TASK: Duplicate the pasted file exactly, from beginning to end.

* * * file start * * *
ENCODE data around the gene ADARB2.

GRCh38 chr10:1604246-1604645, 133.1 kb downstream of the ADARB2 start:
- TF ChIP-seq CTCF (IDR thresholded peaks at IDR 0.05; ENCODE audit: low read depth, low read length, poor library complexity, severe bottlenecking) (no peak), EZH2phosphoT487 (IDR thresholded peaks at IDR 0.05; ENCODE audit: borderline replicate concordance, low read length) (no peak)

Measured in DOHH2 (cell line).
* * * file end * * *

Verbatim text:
ENCODE data around the gene ADARB2.

GRCh38 chr10:1604246-1604645, 133.1 kb downstream of the ADARB2 start:
- TF ChIP-seq CTCF (IDR thresholded peaks at IDR 0.05; ENCODE audit: low read depth, low read length, poor library complexity, severe bottlenecking) (no peak), EZH2phosphoT487 (IDR thresholded peaks at IDR 0.05; ENCODE audit: borderline replicate concordance, low read length) (no peak)

Measured in DOHH2 (cell line).